When commentators say a tournament was unlike any other, they’re usually referring to an intangible, even imagined, difference. Maybe the game seemed more exciting, or there was an iconic comeback or some record-setting performance.
But when one says the 2020 UEFA Champions League was unlike past iterations, it is not some qualitative estimation. Toss a five-month coronavirus hiatus and a single elimination tournament in Lisbon into the mix, and you indeed have a tournament unlike any other.
More than a year after the preliminary qualifiers began in June 2019 (yes, two, zero, one, nine), that tournament came to an end when Bayern Munich lifted its sixth Champions League trophy at the Estádio da Luz on Sunday.
The match started hot and fast, as both sides elected to play an open, attacking game. The Bavarians pressed high up the pitch, using its wingers Serge Gnabry and Kingsley Coman and wingbacks Alphonso Davies and Joshua Kimmich to put Paris Saint-Germain under pressure. The French champions were not without quality, and Neymar made multiple blistering runs forward.
The heroes of the first half were, undoubtedly, the goalkeepers. German veteran Manuel Neuer made an essential double save against Neymar before stopping PSG’s Kylian Mbappé late in the first half. Keylor Navas was saved when Bayern superstar Robert Lewandowski hit the post, but he still had plenty of his own moments. The Costa Rican stopped Lewandowski’s point-blank header in the 30th minute.
The second half lacked the same punch and swashbuckling play of the first 45 minutes. PSG seemed more constrained by the Bayern press, and both teams fouled copiously, sending the game into a molasses like slowness. Seven of the final’s eight yellow cards appeared after the break.
Such play was not completely devoid of results. After 59 minutes, Gnabry was released down the right side of the PSG box. He sent a pass across the top of the box to a heavily pressured Thomas Müller, who used the deftest of touches to find Kimmich. With acres of space and oodles of time, Kimmich put his right foot to the ball and sent in a looping cross.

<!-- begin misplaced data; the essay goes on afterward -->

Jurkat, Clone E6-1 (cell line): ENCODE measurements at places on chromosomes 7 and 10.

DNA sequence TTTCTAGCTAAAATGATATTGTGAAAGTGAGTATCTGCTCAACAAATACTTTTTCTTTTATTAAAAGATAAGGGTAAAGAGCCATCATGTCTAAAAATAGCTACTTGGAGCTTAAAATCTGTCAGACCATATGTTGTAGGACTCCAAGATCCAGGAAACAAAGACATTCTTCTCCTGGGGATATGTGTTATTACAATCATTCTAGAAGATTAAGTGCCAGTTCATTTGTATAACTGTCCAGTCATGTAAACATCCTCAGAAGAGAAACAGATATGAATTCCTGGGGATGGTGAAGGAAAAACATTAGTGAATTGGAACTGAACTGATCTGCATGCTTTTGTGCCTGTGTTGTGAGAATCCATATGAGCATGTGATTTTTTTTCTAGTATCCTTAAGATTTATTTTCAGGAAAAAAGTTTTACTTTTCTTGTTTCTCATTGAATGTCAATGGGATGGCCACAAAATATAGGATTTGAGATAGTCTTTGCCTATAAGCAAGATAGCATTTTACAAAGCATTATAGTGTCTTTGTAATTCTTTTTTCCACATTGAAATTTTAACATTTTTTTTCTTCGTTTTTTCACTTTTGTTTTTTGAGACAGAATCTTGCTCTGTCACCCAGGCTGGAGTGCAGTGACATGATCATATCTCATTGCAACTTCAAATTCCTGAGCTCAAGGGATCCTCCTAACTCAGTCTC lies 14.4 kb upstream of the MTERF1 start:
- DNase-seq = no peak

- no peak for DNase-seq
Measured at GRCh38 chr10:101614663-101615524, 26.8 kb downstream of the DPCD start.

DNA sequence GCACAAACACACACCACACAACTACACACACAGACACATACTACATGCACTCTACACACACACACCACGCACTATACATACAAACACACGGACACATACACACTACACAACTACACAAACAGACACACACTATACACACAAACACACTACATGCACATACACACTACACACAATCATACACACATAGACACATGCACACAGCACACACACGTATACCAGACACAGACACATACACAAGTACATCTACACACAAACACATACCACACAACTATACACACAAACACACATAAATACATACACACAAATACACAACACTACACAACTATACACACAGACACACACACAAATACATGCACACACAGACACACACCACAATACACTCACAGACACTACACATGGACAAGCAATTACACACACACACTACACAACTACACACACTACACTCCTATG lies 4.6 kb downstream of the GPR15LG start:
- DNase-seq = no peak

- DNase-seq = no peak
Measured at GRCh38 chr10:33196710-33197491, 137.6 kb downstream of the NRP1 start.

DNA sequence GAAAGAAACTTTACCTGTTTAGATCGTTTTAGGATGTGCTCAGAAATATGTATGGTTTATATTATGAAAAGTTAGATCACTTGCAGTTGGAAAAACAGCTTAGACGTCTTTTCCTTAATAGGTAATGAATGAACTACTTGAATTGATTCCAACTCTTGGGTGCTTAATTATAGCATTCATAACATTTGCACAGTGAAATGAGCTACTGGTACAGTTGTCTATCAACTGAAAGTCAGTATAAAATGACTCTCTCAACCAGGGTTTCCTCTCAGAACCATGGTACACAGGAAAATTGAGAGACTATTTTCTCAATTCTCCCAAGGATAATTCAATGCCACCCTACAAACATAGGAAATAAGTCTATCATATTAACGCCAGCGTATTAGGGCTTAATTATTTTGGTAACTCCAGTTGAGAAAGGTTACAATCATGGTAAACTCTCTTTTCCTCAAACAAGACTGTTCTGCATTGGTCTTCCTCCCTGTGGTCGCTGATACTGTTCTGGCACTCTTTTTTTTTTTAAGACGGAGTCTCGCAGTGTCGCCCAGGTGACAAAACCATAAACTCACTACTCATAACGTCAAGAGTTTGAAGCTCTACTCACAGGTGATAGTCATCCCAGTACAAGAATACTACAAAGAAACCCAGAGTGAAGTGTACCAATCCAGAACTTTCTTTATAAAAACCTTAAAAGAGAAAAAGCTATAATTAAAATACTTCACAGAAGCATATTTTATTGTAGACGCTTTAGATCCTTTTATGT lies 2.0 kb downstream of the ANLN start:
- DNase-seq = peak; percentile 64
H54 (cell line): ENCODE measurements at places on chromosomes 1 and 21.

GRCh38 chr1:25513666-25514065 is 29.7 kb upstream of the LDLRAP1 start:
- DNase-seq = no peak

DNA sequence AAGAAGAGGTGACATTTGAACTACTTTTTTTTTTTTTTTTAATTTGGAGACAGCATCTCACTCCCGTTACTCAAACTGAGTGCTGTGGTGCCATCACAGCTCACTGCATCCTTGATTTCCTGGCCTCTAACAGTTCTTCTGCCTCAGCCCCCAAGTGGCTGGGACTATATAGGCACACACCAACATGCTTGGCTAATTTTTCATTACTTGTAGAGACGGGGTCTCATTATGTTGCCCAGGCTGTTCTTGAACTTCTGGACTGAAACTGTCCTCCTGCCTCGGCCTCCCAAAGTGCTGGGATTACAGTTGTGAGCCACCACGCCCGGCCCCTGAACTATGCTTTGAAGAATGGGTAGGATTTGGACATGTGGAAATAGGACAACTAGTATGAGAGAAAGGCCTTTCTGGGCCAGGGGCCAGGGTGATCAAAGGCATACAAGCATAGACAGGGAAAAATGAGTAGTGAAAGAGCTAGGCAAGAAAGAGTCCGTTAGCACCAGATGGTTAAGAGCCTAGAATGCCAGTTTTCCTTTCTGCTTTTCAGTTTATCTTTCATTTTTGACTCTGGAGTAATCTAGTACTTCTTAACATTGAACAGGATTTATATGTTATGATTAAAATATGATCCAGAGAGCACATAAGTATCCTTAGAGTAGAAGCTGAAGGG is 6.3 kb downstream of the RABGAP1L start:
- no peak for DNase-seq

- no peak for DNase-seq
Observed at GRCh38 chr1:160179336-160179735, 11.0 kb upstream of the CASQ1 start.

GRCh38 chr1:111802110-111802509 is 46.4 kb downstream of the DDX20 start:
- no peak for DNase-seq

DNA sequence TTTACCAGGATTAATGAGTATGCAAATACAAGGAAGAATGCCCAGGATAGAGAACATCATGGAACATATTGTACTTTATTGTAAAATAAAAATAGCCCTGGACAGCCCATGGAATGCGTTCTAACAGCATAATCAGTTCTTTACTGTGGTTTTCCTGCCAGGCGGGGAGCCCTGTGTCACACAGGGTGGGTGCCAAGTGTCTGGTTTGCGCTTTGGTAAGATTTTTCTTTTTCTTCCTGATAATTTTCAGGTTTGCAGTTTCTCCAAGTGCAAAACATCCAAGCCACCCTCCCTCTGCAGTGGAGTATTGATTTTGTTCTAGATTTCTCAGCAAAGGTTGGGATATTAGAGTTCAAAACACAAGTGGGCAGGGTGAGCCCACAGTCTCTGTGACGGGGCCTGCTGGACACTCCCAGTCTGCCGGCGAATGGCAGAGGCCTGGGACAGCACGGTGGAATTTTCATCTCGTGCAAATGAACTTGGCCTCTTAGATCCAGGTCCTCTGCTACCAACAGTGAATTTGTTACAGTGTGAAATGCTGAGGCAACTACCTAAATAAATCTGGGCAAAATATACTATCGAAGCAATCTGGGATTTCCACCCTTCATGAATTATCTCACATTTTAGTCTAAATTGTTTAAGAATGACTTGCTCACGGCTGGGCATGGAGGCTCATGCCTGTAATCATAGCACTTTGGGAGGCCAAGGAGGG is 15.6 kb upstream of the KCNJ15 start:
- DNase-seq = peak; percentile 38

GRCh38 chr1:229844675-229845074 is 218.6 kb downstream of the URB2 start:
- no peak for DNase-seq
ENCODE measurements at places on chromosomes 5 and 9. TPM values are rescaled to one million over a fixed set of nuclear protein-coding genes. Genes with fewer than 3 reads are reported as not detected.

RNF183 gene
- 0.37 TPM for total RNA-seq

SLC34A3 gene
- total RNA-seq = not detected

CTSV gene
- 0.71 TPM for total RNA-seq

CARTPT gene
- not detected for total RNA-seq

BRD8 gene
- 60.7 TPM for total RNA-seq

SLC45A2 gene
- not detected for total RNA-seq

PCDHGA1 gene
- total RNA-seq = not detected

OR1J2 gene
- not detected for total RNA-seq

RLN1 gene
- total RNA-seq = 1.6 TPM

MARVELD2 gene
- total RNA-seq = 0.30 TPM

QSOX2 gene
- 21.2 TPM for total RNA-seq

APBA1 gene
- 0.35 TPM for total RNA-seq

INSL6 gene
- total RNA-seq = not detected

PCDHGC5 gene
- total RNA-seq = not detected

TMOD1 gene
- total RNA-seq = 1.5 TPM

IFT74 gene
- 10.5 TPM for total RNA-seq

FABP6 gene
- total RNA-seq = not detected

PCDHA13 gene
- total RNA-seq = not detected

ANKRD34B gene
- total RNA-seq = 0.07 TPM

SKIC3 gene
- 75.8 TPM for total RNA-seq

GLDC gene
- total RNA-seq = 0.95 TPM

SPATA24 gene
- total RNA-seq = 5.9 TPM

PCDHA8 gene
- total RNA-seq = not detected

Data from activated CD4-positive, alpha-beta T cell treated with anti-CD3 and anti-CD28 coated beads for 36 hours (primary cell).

Who was waiting at the back post but former PSG player Coman? With enough time to make a Saturday breakfast, the winger sent a bullet of a header into the opposite corner and sunk his hometown team.
Granted, the game was far from over, and for much of the match’s latter half, a 1-0 result seemed a near impossibility. Coman was inches away from a second goal just minutes after his first, and each side made several substitutions in a bid to pull the game in its direction.
Referee Daniele Orsato waved off multiple calls for penalties. Coman felt he had been pulled down at the end of the first half, and Mbappé and Lewandowski were subjected to dubious challenges in the box during the match’s late stages. None of the plays went to video review, and no amount of pleading swayed Orsato.
Time ticked away, taking PSG’s hopes with it. Neuer held strong, and PSG substitute Eric Maxim Choupo-Moting missed a series of opportunities. In the stands, Bayern Munich’s socially distanced players raised their arms and voices, exhorting their teammates to go a little further, a little longer until it was, finally, enough.
The Bavarians entered as favorites and left as victors. Bayern made the Champions League final its 21st consecutive victory and secured its second treble, taking home a European trophy, its domestic league title and its domestic cup. PSG fulfilled decades of dreaming with its first Champions League final appearance, but it will have to wait at least one more season for its first Champions League title. For now, the European crown sits in Munich.
Jasper Kenzo Sundeen covers football and is the deputy special issues editor. Contact him at